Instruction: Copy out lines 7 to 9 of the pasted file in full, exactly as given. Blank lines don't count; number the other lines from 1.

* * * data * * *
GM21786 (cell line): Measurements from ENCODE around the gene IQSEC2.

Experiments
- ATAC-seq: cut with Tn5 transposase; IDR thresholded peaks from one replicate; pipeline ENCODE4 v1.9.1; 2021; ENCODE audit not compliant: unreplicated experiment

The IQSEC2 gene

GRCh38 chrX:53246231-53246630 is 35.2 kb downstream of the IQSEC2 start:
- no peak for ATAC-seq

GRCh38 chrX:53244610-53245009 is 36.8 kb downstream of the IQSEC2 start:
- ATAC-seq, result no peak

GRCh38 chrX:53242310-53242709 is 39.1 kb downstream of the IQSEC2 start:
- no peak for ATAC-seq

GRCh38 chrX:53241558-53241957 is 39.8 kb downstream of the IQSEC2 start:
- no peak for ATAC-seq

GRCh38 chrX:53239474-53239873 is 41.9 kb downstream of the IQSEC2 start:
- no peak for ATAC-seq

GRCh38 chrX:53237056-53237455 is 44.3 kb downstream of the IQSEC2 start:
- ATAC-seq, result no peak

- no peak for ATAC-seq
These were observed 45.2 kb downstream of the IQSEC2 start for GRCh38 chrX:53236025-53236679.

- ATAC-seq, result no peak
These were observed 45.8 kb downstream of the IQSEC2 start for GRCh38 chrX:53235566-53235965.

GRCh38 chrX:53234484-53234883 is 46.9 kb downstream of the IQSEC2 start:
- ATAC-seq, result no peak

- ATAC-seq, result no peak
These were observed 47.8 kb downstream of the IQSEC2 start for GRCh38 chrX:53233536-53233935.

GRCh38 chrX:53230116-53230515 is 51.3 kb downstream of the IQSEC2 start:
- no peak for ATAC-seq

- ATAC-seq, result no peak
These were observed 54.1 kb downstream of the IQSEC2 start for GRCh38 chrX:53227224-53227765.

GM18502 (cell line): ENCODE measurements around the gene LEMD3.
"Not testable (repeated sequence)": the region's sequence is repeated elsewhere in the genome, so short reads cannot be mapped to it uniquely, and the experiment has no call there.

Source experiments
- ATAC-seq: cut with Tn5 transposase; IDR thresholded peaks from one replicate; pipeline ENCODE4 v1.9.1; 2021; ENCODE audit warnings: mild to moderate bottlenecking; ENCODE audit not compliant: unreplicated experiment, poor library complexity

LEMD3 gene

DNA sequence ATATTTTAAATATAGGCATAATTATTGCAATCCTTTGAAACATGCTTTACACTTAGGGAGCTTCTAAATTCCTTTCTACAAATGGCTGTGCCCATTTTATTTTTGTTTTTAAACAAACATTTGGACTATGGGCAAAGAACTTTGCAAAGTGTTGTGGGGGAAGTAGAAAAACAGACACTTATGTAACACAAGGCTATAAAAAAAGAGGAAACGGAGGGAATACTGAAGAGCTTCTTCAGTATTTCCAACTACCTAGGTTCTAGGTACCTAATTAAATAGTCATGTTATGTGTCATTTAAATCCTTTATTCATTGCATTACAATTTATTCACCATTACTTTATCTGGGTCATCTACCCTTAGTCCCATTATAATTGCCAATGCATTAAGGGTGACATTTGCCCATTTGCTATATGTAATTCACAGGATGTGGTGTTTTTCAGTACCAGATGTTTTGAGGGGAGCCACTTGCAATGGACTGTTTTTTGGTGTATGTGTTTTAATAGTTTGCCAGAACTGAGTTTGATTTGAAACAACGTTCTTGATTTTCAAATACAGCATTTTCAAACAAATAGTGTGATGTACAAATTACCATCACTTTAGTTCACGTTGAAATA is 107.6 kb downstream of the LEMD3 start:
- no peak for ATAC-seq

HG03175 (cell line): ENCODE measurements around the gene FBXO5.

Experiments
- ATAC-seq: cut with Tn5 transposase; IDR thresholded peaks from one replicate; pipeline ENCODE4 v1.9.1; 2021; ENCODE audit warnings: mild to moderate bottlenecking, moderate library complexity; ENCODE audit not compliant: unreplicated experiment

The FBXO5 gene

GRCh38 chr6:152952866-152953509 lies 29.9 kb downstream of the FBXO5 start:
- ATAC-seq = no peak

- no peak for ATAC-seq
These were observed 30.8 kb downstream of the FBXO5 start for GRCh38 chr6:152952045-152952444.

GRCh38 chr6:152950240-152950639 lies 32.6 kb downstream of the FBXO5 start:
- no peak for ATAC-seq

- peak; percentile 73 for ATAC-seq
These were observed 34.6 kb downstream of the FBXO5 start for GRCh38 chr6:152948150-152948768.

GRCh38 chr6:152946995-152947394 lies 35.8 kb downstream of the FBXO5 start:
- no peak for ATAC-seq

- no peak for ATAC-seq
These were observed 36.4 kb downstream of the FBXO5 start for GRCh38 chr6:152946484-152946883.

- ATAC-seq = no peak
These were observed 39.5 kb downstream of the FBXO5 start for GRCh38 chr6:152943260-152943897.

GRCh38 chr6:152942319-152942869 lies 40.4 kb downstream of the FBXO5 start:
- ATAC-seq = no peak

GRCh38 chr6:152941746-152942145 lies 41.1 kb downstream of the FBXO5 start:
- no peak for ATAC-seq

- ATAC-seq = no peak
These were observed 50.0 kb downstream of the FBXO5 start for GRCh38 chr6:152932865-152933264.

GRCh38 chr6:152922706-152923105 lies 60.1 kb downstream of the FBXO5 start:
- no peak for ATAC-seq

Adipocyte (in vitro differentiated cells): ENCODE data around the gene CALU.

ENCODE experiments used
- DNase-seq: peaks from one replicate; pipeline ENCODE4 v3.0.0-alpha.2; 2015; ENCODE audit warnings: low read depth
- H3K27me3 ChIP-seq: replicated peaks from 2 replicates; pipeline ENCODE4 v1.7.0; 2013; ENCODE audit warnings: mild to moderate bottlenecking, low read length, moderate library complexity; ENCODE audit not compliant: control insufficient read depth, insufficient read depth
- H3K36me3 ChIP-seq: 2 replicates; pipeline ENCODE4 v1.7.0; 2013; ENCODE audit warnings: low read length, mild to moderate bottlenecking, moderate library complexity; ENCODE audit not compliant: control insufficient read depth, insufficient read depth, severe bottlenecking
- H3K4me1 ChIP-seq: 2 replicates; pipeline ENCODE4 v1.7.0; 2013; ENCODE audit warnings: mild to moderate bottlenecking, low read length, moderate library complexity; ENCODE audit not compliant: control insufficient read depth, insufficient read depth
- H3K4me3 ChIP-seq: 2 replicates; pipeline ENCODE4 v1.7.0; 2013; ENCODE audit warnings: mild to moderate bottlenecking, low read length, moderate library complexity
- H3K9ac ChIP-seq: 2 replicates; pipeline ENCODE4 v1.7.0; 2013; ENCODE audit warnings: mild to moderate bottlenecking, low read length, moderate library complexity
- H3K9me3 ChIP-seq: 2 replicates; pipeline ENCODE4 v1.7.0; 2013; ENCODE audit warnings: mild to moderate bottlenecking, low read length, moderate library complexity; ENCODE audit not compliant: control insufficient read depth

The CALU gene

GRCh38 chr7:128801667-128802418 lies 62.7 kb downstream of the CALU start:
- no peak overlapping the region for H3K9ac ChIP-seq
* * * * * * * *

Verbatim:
GRCh38 chrX:53244610-53245009 is 36.8 kb downstream of the IQSEC2 start:
- ATAC-seq, result no peak

GRCh38 chrX:53242310-53242709 is 39.1 kb downstream of the IQSEC2 start: